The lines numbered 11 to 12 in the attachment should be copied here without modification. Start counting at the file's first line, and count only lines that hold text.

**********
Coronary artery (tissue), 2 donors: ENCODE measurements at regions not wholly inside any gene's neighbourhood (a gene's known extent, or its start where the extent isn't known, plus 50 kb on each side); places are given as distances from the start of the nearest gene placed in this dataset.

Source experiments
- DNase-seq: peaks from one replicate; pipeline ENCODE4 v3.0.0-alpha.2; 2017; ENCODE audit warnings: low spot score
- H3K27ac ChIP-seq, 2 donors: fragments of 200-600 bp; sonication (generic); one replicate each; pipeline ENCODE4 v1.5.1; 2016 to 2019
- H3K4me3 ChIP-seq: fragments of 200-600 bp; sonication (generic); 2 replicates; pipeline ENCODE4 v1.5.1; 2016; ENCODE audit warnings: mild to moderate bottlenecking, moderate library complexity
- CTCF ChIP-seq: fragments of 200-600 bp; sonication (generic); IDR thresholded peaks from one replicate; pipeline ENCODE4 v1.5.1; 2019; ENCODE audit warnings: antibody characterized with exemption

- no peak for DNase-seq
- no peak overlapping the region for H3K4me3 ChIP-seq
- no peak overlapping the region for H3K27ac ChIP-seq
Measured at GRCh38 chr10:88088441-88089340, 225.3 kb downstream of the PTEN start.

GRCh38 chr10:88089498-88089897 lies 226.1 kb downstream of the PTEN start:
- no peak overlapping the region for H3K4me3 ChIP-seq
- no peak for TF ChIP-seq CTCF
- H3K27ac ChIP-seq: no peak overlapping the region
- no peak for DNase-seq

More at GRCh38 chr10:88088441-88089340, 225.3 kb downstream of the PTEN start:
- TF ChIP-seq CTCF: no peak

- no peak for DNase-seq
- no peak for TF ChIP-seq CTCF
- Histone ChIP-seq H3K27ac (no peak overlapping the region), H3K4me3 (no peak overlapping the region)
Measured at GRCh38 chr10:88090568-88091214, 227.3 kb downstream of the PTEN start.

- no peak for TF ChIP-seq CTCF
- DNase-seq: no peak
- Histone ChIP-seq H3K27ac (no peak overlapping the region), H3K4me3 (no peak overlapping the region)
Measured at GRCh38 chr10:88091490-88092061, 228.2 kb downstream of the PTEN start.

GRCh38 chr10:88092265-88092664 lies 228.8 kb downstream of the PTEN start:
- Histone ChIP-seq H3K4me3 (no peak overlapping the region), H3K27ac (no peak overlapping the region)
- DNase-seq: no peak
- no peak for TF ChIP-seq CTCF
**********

GRCh38 chr10:88089498-88089897 lies 226.1 kb downstream of the PTEN start:
- no peak overlapping the region for H3K4me3 ChIP-seq